Five Great Pubs in Scotland

Scotland is famed for its quality whisky, beautiful scenery and friendly people.  If you ever pop up to Scotland make sure you visit some of its atmospheric public houses and inn’s to get a real sense of Scottish culture.

Here are a few of the many fantastic pubs to choose from on your next visit to Scotland.

Albert Tavern

The Albert Tavern in Fife has won the coveted title of the CAMRA Scottish Pub of the Year 3 times, most recently in 2010.  The pub has won the CAMRA awards because of its friendly atmosphere and its family-orientated atmosphere.

The pub is famous for its range of real ales and hosts guest ales each week, supporting micro breweries across Scotland.  Not only does the Albert Tavern have a wide range of ales, but the building itself it steeped in history; it used to be a coaching house, dating back to 1780 when the Falkland Palace was occupied by the Royal family. So if you ever visit Fife make sure you relax in the Albert Tavern with real ale.

 

The Golf Tavern

The Golf Tavern is located on the edge of Bruntsfield Links and was founded back in 1456, making it one of the oldest pubs in Scotland. It was used as a meeting place for golfers until the 19th century.

The Golf Tavern is still a popular meeting place for golfers who like a refreshment and a meal after their round of golf and also houses the largest collection of golfing memorabilia in Scotland. It has recently been renovated and now has a more modern feel; however, for avid golf fans this is a pub not to be missed when you’re teeing off on Edinburgh’s second-to-none golf courses.

 

The Oxford Bar

The Oxford Bar in Edinburgh is another pub which you should visit if you’re nearby.  The pub dates back to the 19th century as was associated with Willie Ross and Sydney Goodsir Smith, as well as more recently being famed for its mention in Ian Rankin’s Inspector Rebus Collection.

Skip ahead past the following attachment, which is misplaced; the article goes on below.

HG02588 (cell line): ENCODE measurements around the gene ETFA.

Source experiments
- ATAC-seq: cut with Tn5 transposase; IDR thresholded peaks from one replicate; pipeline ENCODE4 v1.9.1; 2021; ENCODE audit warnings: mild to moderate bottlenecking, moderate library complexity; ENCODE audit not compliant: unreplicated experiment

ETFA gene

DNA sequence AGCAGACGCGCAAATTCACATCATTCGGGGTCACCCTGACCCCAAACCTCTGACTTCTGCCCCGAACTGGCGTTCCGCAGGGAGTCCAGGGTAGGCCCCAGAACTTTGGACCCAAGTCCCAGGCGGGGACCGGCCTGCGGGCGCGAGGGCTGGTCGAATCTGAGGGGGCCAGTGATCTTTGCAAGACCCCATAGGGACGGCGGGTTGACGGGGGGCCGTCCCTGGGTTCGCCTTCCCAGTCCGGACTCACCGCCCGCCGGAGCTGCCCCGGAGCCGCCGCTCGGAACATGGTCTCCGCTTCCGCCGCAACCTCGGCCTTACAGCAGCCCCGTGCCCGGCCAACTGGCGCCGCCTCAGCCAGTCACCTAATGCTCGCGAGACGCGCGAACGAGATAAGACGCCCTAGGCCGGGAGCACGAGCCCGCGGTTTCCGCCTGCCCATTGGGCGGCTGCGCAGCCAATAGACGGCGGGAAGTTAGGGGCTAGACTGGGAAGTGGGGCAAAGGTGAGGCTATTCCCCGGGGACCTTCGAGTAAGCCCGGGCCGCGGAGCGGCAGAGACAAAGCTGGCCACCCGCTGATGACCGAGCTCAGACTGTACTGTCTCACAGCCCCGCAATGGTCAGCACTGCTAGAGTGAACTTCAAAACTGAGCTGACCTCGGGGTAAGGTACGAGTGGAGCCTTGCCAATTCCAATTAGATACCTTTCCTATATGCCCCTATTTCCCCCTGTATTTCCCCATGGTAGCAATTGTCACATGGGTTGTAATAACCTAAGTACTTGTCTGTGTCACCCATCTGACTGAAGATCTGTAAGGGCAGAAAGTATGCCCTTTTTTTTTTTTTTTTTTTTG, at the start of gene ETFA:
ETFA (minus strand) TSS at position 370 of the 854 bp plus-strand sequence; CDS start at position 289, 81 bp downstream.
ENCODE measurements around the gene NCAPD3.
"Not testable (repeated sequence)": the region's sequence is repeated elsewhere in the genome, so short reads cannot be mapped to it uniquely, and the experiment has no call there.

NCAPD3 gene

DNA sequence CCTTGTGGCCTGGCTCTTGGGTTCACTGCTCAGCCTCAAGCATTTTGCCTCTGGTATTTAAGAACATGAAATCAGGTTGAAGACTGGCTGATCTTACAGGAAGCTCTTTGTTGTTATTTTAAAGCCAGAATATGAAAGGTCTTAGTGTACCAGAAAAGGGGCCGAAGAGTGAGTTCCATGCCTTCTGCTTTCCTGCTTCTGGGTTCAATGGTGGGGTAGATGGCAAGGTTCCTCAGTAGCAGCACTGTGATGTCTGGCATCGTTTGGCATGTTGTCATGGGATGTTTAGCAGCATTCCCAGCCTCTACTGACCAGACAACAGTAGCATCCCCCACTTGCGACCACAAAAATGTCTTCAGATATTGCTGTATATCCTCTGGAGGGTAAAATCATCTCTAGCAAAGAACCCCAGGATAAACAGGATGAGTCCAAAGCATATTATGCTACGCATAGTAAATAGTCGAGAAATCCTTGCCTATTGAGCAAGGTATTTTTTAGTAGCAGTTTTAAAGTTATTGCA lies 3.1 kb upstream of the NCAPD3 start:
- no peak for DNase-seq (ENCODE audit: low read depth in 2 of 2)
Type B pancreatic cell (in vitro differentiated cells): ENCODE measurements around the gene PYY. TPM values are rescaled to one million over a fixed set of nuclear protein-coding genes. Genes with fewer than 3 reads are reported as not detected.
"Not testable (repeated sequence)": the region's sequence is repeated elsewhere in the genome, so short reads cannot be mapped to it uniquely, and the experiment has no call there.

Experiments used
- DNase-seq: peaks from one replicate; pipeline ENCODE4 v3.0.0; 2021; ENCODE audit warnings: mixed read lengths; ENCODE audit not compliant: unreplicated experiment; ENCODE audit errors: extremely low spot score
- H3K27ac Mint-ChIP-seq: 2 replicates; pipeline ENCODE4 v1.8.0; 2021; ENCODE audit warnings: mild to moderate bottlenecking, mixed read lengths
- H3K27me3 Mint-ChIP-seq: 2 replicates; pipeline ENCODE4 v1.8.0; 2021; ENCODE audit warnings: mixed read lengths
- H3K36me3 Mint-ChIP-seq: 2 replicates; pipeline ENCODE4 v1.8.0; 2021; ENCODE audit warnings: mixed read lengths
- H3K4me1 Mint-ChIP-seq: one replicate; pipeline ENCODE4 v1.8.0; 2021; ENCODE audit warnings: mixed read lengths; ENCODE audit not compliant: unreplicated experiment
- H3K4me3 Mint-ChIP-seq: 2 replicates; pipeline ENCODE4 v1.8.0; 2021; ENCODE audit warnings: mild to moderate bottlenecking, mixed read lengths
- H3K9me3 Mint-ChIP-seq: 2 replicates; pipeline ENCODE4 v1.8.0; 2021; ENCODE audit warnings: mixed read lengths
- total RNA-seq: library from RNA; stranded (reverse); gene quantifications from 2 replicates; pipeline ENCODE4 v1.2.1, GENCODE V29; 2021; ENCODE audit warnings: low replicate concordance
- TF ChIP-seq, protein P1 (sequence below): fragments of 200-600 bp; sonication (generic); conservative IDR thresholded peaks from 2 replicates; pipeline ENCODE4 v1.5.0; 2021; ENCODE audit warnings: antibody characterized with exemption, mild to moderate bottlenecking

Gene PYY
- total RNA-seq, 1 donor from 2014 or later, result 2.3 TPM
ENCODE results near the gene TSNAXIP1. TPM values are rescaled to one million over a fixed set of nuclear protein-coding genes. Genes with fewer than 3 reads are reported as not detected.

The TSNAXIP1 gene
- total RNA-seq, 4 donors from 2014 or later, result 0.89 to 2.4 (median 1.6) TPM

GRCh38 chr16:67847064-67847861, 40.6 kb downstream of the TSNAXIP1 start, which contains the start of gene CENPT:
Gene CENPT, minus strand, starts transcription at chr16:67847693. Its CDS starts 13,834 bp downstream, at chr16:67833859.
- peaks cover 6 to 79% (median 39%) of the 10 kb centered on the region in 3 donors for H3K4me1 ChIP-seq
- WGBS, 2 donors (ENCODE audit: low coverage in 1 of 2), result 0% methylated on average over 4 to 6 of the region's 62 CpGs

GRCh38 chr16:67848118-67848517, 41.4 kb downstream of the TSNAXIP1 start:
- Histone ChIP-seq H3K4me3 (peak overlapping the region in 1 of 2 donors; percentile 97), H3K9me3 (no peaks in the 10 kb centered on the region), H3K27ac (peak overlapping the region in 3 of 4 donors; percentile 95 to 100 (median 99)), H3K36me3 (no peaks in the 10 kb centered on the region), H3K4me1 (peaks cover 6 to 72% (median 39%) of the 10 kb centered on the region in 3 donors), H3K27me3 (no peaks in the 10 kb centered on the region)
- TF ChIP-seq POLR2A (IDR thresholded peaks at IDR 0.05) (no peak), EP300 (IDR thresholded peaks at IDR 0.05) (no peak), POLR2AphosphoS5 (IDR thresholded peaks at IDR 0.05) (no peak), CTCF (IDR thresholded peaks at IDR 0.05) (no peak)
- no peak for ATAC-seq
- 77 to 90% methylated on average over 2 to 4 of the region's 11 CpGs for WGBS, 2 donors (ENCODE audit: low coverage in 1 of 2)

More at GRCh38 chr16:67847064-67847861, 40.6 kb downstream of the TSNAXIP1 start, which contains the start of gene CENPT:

The pub is popular for its extensive whisky collection as well as its popular ‘Pie Machine’, which was first introduced in the 1950’s. The pub hasn’t changed much at all over the past 150 years which is something which contributes to its charm – definitely one to visit if you’re in or around Edinburgh.

 

The Globe

If you’re a fan of Robert Burns or just a fan of poetry in general, the Globe Inn, Dumfries is definitely worth a visit.  The Globe Inn was established in 1610, which ended up being the favourite haunt of Robert Burns, probably most famous for his poem Auld Lang Syne. He famously wrote about the pub: “… the Globe Tavern here, which these many years has been my Howff …”

The Globe is still very traditional and even boasts the preservation of Robert Burns’ favourite chair and its original fire place. The Globe has a huge array of whiskies to sample when you visit; 42 to be exact.  The pub also specialises in draught beer and real ales.  The Globe Inn is well worth a visit if you’re in the Dumfries area- keep an eye out for the reported ghost!

 

The Old Forge

The Old Forge is officially the UK’s most remote pub, made official by none other than the Guinness Book of Records. You can only reach this pub if you’re prepared to take on an 18 mile hike or a 7 mile sea crossing- no roads go to or from the establishment.  Once you reach the Old Forge you won’t be disappointed.  You can eat, drink and sleep here and indulge in the fantastic array of seafood the inn has to offer.

Their specialty is langoustines and scallops, both caught in the waters nearby.  All produce is sourced within a 15 mile radius, meaning that the inn supports local businesses and takes full advantage of the fishing opportunities you’d only get in this spot. All ales are from the Glenfinnan micro brewery that is just 25 minutes away.  If you want to eat, drink and sleep in peace it’s worth a visit to the Old Forge.

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